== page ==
Scroll Top


vital ems

TRENTON – Senate Health Chairman Joseph F. Vitale, Assembly Health Chairman Herb Conaway Jr., and Assemblyman Declan O’Scanlon announced new legislation to establish a system to track and analyze EMS response to medical emergencies, including to residents suffering from an opioid overdose.

The bill (S-5/A-4925), to be introduced today in the Senate, establishes certain requirements for emergency medical services providers and dispatch centers to report to the state. Under the bill, each EMS provider that provides pre-hospital emergency medical care to patients in the state – including basic life support ambulance services, mobile intensive care units, air medical services and volunteer and non-volunteer first aid, rescue and ambulance squads – will be required to report to the Department of Health certain information concerning each incident in which the entity provides emergency medical services.

“Enhanced data tracking is essential to improving the EMS system of care in our state. With technological advancements, we now have the ability to collect patient data and to utilize it to improve outcomes and efficiencies and to realize cost savings,” said Senator Vitale (D-Middlesex). “This system of data collection will also result in real-time benefits, helping to ensure hospitals are aware of an incoming patient’s treatment needs and better prepared to address them upon arrival.  It will also help to identify trends in certain types of interventions, such as the use of naloxone, so that our health care professionals can improve their responses to overdose incidents, including those that may be caused by tainted or unusually potent opioids that may crop up at certain time periods or in a given geographic area in our state.”

“This data tracking would go a long way toward improving EMS care throughout our state, benefiting everyone. In this day and age, technology can and should be used to improve patient care and outcomes, while also saving money,” said Assemblyman Conaway (D-Burlington). “With so much uncertainty surrounding our nation’s health care system these days, anything we can do to improve patient care and save money is common sense.”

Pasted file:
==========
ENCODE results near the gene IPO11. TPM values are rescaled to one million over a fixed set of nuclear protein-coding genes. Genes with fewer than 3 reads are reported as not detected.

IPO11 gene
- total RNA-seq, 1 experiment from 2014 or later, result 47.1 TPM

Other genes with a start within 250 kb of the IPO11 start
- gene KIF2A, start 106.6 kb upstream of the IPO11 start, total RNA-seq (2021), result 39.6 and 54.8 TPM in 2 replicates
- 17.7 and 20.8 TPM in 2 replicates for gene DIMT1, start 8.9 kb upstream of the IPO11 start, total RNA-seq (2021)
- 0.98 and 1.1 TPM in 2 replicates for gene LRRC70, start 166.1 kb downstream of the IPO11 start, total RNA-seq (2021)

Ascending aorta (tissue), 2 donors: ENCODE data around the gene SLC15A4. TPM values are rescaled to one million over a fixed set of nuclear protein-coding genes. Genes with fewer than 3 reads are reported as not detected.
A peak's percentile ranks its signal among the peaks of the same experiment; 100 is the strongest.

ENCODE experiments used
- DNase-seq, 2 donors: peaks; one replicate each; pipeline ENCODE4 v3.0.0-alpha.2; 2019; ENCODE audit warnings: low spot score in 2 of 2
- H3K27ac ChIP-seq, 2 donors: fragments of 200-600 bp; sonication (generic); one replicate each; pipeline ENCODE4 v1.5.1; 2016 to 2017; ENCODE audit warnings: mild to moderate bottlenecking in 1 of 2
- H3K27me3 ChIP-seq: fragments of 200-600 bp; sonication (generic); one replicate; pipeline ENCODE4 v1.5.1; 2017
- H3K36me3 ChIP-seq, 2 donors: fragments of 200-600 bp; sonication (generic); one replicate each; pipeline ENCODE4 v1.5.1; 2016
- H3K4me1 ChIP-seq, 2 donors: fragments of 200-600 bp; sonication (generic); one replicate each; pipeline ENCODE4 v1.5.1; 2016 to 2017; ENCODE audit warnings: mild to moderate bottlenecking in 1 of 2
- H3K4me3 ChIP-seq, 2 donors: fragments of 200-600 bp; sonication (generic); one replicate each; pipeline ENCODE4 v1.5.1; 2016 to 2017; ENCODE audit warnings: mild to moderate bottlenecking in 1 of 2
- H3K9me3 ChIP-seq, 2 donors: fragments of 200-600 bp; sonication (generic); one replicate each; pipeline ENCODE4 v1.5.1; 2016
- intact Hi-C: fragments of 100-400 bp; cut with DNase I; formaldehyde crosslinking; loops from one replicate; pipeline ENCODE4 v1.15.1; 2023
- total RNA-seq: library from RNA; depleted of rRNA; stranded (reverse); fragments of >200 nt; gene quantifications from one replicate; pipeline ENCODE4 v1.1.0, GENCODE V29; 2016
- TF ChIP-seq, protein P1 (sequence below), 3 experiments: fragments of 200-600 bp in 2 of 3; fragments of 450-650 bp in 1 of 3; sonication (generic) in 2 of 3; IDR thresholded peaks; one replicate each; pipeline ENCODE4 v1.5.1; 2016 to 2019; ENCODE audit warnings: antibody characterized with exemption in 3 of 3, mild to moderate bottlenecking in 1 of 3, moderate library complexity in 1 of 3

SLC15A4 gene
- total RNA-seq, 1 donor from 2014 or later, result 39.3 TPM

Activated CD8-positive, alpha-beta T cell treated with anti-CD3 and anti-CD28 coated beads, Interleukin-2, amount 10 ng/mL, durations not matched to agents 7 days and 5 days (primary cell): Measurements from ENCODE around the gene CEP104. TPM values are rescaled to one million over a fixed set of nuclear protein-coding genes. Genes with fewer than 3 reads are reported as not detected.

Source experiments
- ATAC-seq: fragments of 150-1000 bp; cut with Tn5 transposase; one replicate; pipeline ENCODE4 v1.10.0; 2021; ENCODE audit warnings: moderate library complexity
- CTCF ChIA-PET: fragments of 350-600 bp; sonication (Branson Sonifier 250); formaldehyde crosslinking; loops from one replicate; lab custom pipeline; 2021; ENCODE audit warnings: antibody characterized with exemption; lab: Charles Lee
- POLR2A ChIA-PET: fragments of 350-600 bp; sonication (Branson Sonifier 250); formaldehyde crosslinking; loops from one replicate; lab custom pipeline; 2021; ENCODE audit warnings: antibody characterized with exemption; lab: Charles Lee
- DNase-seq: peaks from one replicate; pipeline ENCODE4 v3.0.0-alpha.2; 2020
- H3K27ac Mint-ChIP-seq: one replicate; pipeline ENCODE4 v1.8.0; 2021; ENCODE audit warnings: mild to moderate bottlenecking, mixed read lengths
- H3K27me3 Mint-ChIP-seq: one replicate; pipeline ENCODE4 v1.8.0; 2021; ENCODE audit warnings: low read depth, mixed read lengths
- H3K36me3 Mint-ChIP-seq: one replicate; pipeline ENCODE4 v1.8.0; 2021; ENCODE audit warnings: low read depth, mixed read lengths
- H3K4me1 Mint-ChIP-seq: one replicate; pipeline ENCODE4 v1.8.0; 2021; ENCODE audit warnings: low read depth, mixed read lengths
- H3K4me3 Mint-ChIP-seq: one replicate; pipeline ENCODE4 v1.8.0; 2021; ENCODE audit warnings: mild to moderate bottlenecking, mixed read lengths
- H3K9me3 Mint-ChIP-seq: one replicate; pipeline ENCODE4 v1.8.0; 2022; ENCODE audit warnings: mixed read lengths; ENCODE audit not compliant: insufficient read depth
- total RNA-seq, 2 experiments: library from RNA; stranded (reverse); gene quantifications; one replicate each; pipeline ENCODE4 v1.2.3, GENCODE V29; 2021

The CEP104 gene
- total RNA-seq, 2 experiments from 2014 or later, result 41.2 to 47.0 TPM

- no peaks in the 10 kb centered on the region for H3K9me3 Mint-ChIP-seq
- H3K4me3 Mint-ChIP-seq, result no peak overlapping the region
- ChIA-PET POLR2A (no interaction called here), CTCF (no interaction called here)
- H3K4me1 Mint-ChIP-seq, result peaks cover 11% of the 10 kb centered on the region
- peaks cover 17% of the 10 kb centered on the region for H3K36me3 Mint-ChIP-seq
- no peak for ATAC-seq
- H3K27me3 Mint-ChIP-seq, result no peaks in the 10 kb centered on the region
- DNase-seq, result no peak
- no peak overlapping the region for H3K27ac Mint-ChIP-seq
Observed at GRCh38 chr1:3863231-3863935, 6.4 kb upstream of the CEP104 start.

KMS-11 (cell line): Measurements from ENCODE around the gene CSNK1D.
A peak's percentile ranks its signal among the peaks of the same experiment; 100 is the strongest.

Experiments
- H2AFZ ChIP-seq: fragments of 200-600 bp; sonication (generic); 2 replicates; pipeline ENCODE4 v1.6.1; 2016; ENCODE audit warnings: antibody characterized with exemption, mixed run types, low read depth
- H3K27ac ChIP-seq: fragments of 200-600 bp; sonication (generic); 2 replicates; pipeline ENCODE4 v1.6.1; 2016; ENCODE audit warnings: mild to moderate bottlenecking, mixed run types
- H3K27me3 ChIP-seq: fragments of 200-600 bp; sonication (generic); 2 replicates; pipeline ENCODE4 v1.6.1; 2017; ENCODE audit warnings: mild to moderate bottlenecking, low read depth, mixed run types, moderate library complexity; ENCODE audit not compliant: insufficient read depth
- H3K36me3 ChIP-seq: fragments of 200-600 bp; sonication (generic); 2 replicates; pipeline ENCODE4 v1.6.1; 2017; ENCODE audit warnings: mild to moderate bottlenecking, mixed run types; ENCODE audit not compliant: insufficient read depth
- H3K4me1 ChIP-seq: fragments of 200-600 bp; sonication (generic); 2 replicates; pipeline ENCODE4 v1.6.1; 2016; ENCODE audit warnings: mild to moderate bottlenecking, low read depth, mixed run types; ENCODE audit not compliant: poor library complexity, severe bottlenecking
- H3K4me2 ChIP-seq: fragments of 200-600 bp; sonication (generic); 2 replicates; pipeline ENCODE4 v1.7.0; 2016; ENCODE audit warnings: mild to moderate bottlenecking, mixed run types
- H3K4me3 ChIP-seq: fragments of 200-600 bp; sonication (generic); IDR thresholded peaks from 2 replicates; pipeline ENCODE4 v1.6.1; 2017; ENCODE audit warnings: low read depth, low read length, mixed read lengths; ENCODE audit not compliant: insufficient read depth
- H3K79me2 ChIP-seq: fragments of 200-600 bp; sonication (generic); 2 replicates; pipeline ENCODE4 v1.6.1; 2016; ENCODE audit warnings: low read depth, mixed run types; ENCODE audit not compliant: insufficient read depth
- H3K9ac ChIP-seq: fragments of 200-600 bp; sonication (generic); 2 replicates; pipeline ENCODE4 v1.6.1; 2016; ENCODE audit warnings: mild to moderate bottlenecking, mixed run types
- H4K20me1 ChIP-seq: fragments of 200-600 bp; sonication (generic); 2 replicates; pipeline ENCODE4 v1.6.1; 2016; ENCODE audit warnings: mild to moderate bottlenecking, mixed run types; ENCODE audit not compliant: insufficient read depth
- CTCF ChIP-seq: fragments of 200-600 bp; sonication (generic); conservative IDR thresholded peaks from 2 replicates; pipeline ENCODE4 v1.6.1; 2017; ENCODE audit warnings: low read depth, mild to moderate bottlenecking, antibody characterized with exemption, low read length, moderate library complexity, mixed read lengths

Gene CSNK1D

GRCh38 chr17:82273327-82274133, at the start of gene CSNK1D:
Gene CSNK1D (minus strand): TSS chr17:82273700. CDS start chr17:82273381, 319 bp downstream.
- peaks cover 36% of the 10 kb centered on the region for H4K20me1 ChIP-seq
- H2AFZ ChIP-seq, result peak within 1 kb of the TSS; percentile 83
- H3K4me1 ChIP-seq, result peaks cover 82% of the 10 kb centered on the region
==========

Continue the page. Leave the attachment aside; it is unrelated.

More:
“Consistent collection of data allows analysis of patient care quality and the performance of the emergency medical system,” said O’Scanlon (R-Monmouth). “You can’t improve what you don’t measure. Data is a critical component for healthier communities and lowering the overall cost of care. In light of the rampant opioid epidemic, now more than ever we need a reliable, responsive EMS system that works seamlessly with hospitals to ensure emergency care leads to the best-possible patient outcomes. Statewide data from EMS providers will target support for the communities that need it most.”

The report would be required to include information such as the date, time, and location of the encounter, the nature of the emergency, including the number of people involved, the outcome of the encounter, including whether each person was treated, refused additional treatment, was transported to a hospital or health care facility or another EMS provider, or if any person died. EMS dispatch centers would also be required to report certain information such as time, date and location of the request for services as well as the nature of the circumstances of the emergency, and the EMS provide dispatched.

The state Health Commissioner would be required to establish a system to allow for the electronic reporting of EMS dispatch and response information pursuant to the bill.  The purpose of the electronic reporting system is to record and track data concerning the types of medical emergencies for which emergency medical services are requested, patterns in timing and location of requests for emergency services, patterns in the type of nature of emergency medical services provided and patterns in dispatch and response activity.

Additionally, 24 months after the effective date of the bill, the commissioner will have the option to track and record response times for EMS providers. The commissioner, in consultation with the currently constituted Emergency Medical Services Advisory Council, will be required to adopt rules and regulations establishing quality performance metrics and pre-hospital protocols for emergency medical service providers which will be based on the data that was tracked under the bill.

Finally, the bill requires to commissioner to establish, maintain and coordinate the activities of the New Jersey Emergency Medical Services Task Force, which will support and enhance the provision of specialized response services, utilizing personnel and equipment to respond to pre-planned and emergency events, including natural disasters and other incidents.

Related Posts